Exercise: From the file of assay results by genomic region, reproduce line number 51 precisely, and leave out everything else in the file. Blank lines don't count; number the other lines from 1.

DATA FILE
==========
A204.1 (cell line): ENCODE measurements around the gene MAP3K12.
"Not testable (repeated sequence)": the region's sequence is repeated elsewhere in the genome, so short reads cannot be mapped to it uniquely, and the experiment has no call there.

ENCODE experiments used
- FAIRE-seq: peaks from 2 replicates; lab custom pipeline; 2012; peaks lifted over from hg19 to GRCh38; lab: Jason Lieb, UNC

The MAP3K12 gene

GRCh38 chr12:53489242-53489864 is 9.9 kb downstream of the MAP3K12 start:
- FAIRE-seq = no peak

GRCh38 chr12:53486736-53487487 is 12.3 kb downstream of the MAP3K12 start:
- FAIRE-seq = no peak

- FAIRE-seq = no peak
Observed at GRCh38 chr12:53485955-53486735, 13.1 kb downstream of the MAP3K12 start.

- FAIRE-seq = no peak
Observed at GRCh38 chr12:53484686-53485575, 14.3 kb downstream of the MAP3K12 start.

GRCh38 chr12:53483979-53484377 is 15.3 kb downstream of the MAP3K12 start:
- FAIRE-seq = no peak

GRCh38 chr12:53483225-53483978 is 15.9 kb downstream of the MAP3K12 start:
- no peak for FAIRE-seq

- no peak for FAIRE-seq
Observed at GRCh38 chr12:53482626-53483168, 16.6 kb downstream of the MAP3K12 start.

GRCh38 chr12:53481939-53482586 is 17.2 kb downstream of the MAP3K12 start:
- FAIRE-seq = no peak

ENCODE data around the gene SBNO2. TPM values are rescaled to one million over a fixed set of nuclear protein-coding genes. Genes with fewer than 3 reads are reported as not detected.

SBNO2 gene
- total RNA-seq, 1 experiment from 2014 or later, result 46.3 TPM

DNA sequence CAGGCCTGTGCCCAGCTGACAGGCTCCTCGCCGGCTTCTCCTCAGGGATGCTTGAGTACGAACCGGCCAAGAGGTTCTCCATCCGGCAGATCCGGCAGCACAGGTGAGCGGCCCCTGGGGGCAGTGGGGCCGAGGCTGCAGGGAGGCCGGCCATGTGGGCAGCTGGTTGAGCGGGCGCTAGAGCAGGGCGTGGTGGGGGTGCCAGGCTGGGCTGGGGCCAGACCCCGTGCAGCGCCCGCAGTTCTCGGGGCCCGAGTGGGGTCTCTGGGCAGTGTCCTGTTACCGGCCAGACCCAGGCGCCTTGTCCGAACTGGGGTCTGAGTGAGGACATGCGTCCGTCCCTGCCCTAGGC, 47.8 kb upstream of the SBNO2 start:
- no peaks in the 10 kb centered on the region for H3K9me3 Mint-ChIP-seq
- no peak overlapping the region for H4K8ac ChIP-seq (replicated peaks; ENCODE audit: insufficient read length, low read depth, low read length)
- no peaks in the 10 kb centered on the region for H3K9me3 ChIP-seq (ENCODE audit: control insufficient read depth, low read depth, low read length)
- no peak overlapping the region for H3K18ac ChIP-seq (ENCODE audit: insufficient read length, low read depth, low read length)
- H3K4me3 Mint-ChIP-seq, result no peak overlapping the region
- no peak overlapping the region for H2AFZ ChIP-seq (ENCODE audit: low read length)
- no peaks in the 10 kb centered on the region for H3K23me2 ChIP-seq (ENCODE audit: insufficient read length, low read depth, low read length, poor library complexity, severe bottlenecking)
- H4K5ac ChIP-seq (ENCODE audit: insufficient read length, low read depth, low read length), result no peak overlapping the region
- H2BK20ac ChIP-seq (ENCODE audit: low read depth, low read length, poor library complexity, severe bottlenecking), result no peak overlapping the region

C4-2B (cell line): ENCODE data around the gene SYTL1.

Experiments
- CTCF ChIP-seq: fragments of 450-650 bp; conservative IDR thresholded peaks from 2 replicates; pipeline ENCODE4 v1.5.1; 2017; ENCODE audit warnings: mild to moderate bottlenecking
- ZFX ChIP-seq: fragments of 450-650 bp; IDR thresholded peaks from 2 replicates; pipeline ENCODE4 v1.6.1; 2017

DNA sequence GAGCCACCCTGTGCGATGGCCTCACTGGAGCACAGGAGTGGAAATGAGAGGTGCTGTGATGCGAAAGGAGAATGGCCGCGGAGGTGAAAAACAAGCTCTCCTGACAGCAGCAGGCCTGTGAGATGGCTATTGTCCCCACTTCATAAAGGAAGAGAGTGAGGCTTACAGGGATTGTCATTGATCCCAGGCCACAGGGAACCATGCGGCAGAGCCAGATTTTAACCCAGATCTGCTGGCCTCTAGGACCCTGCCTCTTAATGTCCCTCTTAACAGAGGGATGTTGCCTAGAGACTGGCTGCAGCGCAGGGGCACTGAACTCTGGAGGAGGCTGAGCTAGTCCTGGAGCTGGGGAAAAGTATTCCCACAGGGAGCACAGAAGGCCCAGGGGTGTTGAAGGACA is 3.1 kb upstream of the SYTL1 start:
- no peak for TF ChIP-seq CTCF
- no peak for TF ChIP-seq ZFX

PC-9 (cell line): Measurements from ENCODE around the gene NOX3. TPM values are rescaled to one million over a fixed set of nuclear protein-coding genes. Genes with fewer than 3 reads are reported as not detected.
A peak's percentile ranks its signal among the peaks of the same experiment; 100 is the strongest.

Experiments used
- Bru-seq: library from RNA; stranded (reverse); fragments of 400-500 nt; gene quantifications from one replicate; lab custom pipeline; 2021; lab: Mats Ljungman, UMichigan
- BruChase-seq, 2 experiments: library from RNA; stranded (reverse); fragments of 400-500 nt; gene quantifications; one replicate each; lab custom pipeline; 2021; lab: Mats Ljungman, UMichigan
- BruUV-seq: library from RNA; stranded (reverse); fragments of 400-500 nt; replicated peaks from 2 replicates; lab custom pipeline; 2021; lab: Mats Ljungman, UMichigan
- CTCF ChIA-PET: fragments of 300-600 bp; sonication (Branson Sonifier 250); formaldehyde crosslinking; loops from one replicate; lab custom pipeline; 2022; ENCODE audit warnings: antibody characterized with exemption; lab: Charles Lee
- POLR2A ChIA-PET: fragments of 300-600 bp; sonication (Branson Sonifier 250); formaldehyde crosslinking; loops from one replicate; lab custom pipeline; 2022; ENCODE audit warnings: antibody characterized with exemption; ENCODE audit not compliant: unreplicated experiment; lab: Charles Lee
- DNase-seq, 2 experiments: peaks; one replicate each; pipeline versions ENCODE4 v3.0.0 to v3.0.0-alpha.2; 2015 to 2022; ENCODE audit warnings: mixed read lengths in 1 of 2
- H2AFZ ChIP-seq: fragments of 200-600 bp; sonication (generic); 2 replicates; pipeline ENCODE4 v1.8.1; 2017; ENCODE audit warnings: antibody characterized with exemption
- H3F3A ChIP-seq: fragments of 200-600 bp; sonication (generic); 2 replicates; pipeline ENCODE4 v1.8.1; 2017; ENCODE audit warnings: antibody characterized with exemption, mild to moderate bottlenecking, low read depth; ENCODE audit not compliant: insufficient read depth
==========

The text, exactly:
- H2AFZ ChIP-seq: fragments of 200-600 bp; sonication (generic); 2 replicates; pipeline ENCODE4 v1.8.1; 2017; ENCODE audit warnings: antibody characterized with exemption